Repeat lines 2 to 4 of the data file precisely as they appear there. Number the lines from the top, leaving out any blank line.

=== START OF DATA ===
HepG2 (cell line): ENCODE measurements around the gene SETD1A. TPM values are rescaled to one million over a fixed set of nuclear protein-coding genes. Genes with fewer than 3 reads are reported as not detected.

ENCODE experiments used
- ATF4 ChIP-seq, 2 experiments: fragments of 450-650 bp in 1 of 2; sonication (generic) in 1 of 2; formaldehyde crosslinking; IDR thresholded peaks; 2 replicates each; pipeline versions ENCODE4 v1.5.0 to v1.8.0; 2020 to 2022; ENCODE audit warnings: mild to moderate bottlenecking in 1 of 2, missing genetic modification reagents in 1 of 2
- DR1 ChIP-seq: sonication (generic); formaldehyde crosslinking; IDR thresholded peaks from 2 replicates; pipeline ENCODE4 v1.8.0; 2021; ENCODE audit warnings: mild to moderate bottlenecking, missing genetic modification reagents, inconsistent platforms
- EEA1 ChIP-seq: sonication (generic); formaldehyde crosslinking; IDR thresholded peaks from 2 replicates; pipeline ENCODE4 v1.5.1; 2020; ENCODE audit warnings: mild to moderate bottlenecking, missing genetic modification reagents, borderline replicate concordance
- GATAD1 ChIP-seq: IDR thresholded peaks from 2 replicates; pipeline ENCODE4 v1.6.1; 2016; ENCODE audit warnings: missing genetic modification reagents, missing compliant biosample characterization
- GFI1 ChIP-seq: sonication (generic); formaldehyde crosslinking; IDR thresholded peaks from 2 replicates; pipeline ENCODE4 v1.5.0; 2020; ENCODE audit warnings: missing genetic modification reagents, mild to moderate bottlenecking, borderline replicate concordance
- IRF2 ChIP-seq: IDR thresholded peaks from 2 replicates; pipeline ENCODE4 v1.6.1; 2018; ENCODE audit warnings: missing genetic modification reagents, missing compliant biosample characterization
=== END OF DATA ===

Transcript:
ENCODE experiments used
- ATF4 ChIP-seq, 2 experiments: fragments of 450-650 bp in 1 of 2; sonication (generic) in 1 of 2; formaldehyde crosslinking; IDR thresholded peaks; 2 replicates each; pipeline versions ENCODE4 v1.5.0 to v1.8.0; 2020 to 2022; ENCODE audit warnings: mild to moderate bottlenecking in 1 of 2, missing genetic modification reagents in 1 of 2
- DR1 ChIP-seq: sonication (generic); formaldehyde crosslinking; IDR thresholded peaks from 2 replicates; pipeline ENCODE4 v1.8.0; 2021; ENCODE audit warnings: mild to moderate bottlenecking, missing genetic modification reagents, inconsistent platforms